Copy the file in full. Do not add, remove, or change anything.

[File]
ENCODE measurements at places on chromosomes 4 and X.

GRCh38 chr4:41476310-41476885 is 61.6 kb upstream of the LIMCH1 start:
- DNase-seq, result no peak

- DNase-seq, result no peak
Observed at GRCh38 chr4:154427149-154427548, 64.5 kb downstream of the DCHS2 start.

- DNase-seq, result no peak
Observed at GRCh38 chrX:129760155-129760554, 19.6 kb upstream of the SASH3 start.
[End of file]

ENCODE measurements at places on chromosomes 4 and X.

GRCh38 chr4:41476310-41476885 is 61.6 kb upstream of the LIMCH1 start:
- DNase-seq, result no peak

- DNase-seq, result no peak
Observed at GRCh38 chr4:154427149-154427548, 64.5 kb downstream of the DCHS2 start.

- DNase-seq, result no peak
Observed at GRCh38 chrX:129760155-129760554, 19.6 kb upstream of the SASH3 start.